Behind what is already the twenty-second window of That Boutique-y Whisky Company’s 2019 Advent Calendar we will be reviewing each day until the 24th of December was hidden a Heaven Hill 9yo batch 1 American Whiskey, bottled at 48.4% abv by that Boutique-y Whisky Company. Heaven Hill distillery is the biggest independent and family-owned American distillery, with brands like Elijah Craig, Evan Williams, Rittenhouse Rye, Old Fitzgerald and many others. In 1935, just two years after the end of prohibition in the United States, five sons of a Lithuanian store owner, the Shapira brothers, invested in a fledging distillery and soon became the sole owners. Nowadays, the second and third generations are managing the distillery which is one of the biggest barrel holders, with 58 rickhouses hosting 1.6 million barrels! Though on the 7th of November 1996, a disastrous fire ravaged Heaven Hill’s Bardstown plant, with flames 300 to 400 feet high and that could be seen up to 20 miles around, burning 90 000 barrels in a mere 4 hours but amazingly without nobody hurt. This batch 1 had an outturn of 1 177 bottles and can still be found on Master of Malt for £44.95 at the time of writing.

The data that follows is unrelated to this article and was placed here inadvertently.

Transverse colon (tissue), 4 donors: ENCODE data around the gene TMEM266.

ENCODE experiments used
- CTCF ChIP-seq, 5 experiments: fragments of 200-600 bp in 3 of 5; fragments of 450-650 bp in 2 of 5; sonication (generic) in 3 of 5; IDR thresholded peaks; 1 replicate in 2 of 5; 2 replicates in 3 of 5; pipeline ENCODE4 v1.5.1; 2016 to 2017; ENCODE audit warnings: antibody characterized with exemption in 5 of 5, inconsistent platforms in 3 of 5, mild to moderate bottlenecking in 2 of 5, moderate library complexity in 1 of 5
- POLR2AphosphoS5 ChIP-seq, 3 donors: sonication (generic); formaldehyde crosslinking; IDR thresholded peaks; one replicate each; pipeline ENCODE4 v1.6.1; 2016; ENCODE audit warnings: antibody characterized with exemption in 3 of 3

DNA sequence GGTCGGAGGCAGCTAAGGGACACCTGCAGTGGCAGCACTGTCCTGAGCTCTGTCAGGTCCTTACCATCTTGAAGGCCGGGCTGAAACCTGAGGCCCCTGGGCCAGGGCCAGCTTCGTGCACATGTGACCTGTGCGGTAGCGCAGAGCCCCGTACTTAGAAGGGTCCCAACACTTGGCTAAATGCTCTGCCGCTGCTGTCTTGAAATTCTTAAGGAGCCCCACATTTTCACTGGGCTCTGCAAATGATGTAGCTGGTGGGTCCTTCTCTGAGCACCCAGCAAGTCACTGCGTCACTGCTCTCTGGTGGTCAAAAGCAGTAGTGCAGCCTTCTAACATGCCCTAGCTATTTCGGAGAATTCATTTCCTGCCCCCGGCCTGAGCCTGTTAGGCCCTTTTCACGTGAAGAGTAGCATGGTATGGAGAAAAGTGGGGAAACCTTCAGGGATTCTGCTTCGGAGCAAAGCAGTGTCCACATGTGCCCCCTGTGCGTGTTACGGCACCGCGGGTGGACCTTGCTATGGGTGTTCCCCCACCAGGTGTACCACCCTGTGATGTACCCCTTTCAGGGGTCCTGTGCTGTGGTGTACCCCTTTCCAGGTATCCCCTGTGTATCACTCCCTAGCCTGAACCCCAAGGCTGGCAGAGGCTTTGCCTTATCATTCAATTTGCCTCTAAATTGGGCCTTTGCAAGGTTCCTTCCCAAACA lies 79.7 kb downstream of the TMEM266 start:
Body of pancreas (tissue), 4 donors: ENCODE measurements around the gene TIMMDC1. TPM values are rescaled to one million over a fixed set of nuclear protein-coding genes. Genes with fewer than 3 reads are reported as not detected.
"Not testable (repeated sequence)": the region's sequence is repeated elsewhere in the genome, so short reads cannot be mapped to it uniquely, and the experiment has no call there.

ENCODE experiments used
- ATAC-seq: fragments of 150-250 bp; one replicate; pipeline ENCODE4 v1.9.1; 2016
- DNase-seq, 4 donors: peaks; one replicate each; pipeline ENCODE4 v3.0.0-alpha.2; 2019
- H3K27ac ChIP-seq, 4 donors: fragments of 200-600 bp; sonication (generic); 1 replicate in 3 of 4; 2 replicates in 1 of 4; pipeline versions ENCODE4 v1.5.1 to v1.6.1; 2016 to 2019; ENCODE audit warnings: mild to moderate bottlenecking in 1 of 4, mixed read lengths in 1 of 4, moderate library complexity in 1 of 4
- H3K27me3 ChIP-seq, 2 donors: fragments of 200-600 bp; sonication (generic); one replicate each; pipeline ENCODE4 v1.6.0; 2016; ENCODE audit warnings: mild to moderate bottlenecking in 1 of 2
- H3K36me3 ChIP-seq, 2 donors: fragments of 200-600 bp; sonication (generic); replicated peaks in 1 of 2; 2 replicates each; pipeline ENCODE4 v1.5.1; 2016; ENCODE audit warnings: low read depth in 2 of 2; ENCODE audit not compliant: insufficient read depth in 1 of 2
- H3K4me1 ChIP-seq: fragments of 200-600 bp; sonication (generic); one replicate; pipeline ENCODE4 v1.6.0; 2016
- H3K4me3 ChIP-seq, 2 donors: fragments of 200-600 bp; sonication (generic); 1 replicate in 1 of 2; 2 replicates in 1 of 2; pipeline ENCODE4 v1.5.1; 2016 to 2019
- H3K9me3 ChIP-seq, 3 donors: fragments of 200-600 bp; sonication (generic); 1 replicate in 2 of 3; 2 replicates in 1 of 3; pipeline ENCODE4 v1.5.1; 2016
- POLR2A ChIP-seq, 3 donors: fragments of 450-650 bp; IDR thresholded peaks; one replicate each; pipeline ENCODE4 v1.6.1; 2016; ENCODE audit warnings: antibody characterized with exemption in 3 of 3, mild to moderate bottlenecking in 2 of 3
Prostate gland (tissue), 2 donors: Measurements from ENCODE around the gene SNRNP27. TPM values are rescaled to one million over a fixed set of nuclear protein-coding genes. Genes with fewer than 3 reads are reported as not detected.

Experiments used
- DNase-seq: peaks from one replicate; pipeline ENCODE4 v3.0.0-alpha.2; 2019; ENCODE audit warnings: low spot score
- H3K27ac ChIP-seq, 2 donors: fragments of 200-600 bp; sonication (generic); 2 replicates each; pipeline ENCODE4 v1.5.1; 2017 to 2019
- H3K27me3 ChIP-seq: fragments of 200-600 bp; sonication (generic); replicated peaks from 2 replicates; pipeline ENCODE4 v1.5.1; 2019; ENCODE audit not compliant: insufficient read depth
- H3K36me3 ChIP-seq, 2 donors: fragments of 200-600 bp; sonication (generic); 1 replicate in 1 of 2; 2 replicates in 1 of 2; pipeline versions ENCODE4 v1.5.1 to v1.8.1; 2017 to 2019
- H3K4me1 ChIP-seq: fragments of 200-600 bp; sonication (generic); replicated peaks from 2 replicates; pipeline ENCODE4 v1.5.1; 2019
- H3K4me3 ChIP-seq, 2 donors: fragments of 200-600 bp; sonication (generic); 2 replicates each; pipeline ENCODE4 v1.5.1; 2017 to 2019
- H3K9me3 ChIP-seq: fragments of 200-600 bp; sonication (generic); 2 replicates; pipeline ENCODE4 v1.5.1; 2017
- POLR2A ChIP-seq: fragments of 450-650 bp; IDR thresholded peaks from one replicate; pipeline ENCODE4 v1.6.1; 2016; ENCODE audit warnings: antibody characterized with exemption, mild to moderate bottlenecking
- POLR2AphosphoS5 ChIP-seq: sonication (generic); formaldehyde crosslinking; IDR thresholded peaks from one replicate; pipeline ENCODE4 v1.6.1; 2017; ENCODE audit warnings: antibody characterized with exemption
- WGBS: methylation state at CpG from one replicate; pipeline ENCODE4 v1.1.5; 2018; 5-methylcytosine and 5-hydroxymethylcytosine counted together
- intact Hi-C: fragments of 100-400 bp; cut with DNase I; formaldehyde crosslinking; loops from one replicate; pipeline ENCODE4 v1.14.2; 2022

Behind the twenty-first window of That Boutique-y Whisky Company’s 2019 Advent Calendar we will be reviewing each day until the 24th of December was hidden a Clynelish 21yo batch 7 single malt, bottled at 47.8% abv by that Boutique-y Whisky Company. The story of Clynelish is a little bit complicated. The First Duke of Sutherlands created the first Clynelish distillery in the Highlands, in the town of Brora, in 1819. After a few bankruptcies, John Walker & Sons bought a stake of the stocks in 1916. However, they mothballed Clynelish in 1931, but started production again in 1939. 1967 saw the construction of a new distillery, also named Clynelish, adjacent to the existing one. Soon after that, the “Old” Clynelish was mothballed in August 1968, and reopened the next year, renamed as the famous Brora, to be unfortunately mothballed again in 1983 (they will reopen soon as the distillery is being rebuilt). The current Clynelish is a vital part of several Johnnie Walker expressions and especially the Gold Label one. The outturn of this 21yo batch 7 was 1174 bottles, and is unfortunately sold out. It seems it was sold for around £130.